}the hardware cache disappear, you're going to lose your data
}and your job.  I think nothing of buying $1000 SPS's to insure
}integrity.  ...

Has anyone experimented with different values of NAUTOUP and
BDFLUSHR and how they effect performance?  This seems particularly
relevant when balancing performance and exposure with a monster
cache.
--

  /\     /\        ___ |[]|_n_n_I_c    ShadeTree Software, Inc.
 /\ '  _`\ `_(==  |___||__|###|____)  Voice: 215-487-3811  Email: !shady!kevin

 
 
 

1. Pentium/SCSI vs 386/ESDI Performance

Be kind to an old fellow but I have a potential sale of a DEC Prioris 590
HX / SCO system configured to replace a 386/33 ISA with single 300Mb ESDI
drive supporting (very slowly) about 16 RealWorld accounting software
users under AT&T Unix.  The DEC system has 48MB memory, two 1-Gb drives
attached to the onboard PCI SCSI controller and uses the Digiboard XEM
multiport board.  The AT&T system has 24Mb memory.

   1. For the amount of money involved, they want some kind of assurances
        the new system will solve their performance problems; I am reluctant
        to make specific claims because 1) I don't know and 2) I don't want
        to misrepresent the new system.

        NOTE: sar stats on the old system show the ESDI drive busy an
        average of 16% with average I/O wait time of 150-200ms with peaks over
        500.  Run queue occupancy averaged 10-12 100% of the time. There was
        no swapping and paging was within acceptable limits. The average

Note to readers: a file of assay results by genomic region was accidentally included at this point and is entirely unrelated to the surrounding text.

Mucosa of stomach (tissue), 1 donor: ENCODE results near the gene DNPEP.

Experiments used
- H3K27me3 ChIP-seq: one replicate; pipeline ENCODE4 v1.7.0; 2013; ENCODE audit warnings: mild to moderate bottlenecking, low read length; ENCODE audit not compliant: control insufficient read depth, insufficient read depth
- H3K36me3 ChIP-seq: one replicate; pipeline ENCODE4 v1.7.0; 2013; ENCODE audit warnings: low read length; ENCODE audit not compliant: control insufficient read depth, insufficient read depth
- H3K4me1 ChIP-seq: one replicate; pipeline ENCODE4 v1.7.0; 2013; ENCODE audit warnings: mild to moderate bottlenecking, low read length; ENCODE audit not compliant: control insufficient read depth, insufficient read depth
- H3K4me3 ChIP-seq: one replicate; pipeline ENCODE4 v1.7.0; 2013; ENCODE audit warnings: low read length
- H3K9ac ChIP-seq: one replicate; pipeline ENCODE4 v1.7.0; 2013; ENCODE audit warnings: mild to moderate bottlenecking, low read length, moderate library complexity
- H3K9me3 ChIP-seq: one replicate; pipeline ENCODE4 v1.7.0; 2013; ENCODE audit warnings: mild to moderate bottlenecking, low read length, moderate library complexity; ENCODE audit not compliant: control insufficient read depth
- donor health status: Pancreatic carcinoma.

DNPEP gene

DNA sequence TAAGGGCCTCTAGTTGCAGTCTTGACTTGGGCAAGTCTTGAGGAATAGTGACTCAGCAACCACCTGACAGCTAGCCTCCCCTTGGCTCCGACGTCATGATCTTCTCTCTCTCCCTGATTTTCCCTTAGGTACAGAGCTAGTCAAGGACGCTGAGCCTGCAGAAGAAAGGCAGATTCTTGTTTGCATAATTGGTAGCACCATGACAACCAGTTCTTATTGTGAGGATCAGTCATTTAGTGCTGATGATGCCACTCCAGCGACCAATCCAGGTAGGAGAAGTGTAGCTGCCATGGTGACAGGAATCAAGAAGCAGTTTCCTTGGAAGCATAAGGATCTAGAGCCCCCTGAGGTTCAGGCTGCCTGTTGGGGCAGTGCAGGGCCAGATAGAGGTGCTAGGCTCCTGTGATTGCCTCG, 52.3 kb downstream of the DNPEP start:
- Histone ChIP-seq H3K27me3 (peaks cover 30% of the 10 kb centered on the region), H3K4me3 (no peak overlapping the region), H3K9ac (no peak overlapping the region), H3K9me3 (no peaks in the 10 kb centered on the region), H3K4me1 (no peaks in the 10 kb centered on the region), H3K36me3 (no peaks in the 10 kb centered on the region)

CPU wait time is 77% which rarely drops below 50%.

        NOTE: A different customer recently upgraded from a 386/25 to a P90
        on a much lighter loaded system which ran RealWorld and a RDBMS and
        TCP/IP.  Their sar stats look very good but, unfortunately, we
        don't have any on the old system to compare with (unless they still
        have that master backup I made just before the old system died).

    2.  I would love to have a caching SCSI controller, but, unfortunately,
        DEC doesn't offer one; the system must be single sourced to meet the
        vendor-supplied service requirement (it will be located 2500 miles
        away).

    3.  If you don't have experience with the DEC Prioris HX, perhaps similar
        experiences would suffice.

If you have something to share and wouldn't mind a phone call this
afternoon from the prospective customer, please email me your name and
number.

Thank you,
Lucky

Lucky Leavell                            Phone: (812) 945-6555
Relational Information Systems, Inc.       FAX: (812) 949-9233

New Albany, IN 47150-2013                       71534,2674 (CompuServe)
                                 WWW Home Page:  http://wl.iglou.com/ris

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4. Problem with Promise Ultra33

5. ???---RAM vs cache : is 256k cache enough for 24M RAM ---???

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9. 512K cache vs. 256K cache